Telehealth is the use of telecommunications equipment and infrastructure to enable or facilitate health related activities. The use of Telehealth is growing rapidly in the US. As this occurs the types of technologies and the ways in which they are used in healthcare is also rapidly changing. Today, telehealth services are delivered in 4 basic ways. These include a) live video-based interactions between two individuals b) the transmission of prerecorded digital pictures and images c) remote patient monitoring which is the collection and wireless transmission of health information from an individual in one location to someone in another location and d) mHealth which involves the use of mobile hardware (phones, tablets etc.) and software (apps) to enable or facilitate health activities.
The delivery of telehealth services is often organized in one of three ways or models. When a large healthcare system is the primary provider of telehealth services to smaller often rural hospitals, this is called the hub and spoke model of telehealth organization and delivery. Alternatively, telehealth services can be delivered through a network model. In this model health care facilities are connected to each other, creating large networks and smaller subnetworks which work at times, independently and at other times together, to provide a range of telehealth services to patients and caregivers. Thirdly, due in large part to advances in broadband network availability and reliability, telehealth is increasingly being deployed in a “direct to consumer” model where consumers using their own devices can directly connect with health personnel and services anytime, anyplace.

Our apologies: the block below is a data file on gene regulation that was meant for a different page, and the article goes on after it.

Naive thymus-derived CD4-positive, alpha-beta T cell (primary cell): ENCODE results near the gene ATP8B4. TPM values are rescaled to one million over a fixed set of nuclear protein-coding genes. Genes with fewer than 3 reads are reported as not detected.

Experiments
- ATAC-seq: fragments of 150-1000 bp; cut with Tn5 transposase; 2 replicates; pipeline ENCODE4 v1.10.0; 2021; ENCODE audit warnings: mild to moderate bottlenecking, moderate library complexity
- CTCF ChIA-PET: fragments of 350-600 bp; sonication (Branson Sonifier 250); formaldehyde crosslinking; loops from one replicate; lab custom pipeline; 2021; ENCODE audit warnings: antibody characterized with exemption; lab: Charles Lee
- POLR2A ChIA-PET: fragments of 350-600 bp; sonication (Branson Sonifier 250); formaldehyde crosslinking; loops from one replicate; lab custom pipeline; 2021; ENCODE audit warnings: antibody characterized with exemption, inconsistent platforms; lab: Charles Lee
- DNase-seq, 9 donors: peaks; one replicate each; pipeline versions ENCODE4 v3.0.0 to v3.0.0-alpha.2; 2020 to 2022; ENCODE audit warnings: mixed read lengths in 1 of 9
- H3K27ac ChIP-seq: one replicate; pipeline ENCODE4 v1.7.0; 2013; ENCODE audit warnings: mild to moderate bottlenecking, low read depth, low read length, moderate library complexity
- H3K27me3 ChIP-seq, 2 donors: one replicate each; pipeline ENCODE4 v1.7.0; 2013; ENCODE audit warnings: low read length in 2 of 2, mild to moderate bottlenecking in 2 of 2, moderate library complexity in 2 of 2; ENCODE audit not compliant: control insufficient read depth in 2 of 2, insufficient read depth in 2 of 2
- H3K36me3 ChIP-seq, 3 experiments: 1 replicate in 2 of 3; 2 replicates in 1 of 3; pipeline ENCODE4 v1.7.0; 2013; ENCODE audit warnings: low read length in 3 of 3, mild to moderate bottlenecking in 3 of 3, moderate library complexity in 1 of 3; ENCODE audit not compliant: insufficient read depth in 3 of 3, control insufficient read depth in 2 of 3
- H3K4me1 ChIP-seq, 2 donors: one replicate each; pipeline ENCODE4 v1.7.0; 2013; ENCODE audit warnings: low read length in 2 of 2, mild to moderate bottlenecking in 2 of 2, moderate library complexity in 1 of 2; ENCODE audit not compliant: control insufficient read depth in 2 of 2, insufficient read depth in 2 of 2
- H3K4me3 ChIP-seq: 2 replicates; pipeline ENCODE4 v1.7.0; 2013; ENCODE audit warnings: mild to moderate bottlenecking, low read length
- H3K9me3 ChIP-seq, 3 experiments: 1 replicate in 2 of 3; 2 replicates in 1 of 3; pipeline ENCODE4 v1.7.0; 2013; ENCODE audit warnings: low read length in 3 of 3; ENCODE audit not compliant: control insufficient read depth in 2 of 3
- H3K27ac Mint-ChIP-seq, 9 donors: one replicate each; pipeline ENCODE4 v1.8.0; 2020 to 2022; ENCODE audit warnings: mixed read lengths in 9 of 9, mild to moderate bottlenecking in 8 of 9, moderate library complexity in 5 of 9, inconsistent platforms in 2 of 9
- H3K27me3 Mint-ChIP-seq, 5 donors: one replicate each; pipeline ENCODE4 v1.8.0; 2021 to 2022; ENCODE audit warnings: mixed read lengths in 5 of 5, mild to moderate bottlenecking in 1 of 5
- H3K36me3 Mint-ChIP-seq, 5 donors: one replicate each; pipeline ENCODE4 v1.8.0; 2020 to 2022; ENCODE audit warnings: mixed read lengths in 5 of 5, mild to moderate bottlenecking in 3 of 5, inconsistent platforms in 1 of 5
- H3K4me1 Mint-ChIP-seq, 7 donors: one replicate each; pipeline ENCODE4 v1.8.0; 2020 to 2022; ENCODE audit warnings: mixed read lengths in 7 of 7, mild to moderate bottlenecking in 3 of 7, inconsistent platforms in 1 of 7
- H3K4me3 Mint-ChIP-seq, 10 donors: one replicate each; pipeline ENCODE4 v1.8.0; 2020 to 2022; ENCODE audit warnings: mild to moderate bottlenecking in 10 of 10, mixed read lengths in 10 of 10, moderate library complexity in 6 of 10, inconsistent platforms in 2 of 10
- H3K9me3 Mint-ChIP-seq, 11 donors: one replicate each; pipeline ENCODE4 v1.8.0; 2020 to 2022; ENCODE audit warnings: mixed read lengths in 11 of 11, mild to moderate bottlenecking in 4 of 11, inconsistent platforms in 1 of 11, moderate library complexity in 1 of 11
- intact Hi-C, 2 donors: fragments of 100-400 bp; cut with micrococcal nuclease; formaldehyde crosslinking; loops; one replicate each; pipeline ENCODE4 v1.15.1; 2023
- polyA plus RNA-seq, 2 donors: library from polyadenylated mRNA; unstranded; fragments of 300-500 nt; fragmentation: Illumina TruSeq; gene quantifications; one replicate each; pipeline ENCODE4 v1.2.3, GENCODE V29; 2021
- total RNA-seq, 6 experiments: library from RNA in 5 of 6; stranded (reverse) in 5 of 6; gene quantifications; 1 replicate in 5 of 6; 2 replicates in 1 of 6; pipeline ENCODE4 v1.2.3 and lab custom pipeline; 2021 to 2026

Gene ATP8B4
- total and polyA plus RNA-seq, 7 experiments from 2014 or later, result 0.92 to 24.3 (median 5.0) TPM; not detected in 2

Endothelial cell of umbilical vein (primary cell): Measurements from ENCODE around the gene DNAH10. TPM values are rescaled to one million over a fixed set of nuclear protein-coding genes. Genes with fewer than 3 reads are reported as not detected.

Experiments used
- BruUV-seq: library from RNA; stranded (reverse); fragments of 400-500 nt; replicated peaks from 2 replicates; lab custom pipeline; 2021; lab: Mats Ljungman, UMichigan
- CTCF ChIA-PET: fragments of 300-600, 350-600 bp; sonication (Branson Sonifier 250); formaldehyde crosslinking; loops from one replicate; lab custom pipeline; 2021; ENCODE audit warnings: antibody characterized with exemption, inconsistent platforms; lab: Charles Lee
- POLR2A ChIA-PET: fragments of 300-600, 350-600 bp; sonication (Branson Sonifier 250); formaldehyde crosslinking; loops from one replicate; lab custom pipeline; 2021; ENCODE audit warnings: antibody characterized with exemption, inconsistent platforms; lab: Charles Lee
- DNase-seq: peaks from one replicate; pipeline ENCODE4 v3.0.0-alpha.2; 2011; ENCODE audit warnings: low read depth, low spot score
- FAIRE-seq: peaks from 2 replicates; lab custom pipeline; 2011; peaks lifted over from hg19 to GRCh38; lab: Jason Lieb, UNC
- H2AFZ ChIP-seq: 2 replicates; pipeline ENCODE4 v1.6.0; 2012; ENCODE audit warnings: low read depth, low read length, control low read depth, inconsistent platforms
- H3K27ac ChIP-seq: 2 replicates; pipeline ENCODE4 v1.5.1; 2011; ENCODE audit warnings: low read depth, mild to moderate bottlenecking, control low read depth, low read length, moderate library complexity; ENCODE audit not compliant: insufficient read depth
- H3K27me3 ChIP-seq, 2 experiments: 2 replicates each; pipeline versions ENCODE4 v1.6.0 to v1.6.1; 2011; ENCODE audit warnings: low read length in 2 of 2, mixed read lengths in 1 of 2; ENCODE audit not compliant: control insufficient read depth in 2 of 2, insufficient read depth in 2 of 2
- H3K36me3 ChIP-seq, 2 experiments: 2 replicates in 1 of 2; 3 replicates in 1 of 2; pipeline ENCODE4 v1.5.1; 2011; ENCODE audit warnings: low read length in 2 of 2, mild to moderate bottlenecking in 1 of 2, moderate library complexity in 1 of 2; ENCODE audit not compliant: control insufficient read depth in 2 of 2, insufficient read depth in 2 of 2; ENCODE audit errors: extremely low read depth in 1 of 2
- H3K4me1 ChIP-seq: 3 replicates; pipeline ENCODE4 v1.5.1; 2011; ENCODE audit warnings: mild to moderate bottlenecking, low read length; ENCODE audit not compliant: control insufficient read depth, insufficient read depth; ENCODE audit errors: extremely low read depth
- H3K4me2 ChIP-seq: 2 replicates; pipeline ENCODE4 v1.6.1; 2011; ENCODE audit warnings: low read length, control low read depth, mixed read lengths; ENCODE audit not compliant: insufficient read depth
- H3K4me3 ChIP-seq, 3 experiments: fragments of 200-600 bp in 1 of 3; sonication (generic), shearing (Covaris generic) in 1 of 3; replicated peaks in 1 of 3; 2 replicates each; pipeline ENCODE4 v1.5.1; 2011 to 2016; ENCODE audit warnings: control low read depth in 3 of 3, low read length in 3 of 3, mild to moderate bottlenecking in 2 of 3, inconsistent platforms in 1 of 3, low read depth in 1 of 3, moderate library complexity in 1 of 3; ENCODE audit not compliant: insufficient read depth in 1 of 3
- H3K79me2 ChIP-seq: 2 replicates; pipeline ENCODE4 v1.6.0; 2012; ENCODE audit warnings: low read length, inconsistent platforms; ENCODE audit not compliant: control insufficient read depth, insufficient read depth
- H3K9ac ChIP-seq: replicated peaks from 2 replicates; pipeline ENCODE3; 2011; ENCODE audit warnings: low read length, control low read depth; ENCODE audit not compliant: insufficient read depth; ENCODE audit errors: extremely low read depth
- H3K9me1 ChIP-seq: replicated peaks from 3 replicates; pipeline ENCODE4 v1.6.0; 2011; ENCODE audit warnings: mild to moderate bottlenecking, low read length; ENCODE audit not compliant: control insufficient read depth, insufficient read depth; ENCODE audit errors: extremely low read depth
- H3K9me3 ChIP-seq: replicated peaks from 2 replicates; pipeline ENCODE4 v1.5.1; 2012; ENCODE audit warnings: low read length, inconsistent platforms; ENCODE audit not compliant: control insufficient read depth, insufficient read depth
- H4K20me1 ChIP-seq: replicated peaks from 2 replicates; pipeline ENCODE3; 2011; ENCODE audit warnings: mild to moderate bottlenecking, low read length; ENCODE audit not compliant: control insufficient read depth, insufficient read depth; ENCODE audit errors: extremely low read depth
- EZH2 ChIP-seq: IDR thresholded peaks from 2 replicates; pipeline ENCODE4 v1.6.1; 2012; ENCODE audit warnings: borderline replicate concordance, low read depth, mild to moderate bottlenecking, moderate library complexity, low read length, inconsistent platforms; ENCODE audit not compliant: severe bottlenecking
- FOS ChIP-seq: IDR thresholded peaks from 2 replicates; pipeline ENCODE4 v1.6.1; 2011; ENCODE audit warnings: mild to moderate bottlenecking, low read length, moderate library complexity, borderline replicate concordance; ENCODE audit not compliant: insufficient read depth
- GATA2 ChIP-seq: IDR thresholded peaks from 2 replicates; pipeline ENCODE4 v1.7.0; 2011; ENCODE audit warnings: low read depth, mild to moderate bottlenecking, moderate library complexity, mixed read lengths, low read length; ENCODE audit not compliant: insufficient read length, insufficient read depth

So, what impact will telehealth have on the health sector in the future? Over the next decade we will continue to see tremendous innovation and evolution in the telehealth space. This will continue until most patients and most providers will be delivering health services using some form of telecommunications technology and or infrastructure. Consumer telehealth devices will go far beyond cell phones, tablets and apps to include voice activated systems like Amazon Alexa or Google Home, automobiles and even homes and buildings themselves. There will be tremendous growth in the types of data that can and will be collected from patients. There will also be rapid growth in the number of ways in which this data can be collected. Many everyday consumer devices will not only capture data and send it somewhere to be analyzed, but these devices will also, in the future, be able to appropriately act of the collected information, in real time without the direct involvement of a healthcare professional or family caregiver. This is the basis of what are known as “smart devices”. They are smart because computing power will have advanced to the point where it can be put not only into desktop computers and cell phones but into devices as small as dust or blood cells. They will not need batteries, because they will be able to run using the electricity generated by our bodies. Finally, they will in many cases, transfer information using low power medical body area networks which will enable the automatic capture and transmission of information from multiple body worn sensors simultaneously and wirelessly. The introduction of 5G networks will enable an era of continuous connectivity (or pervasive computing as it is also known). This will allow patients, caregivers and providers alike to monitor important health information continuously. (in real time, at all times, no matter where a patient, consumer or provider is located). Finally, there will be further evolution in the models of care delivery. Current models of telehealth all require an individual to decide to provide or receive a telehealth-based service. These models of Telehealth can be said to be “active” models because they require a person to do something in order to receive the or deliver the service. In the future, telehealth services will be delivered, in many cases, automatically, as the need arises. At times, patients will not even realize they are receiving health services at all, because delivery or receipt of the services will not require any active action and the spaces in which will live, work and play, will all be connected and smart. In this future, health care providers will oversee the development of the “brains” of these systems but will not always need to be involved in deciding or implementing the appropriate action to address the health concern. Broadband based technologies like telehealth are changing the world in exciting ways that are sometimes hard to imagine. They also have the potential to make the possibility of health a reality, for all.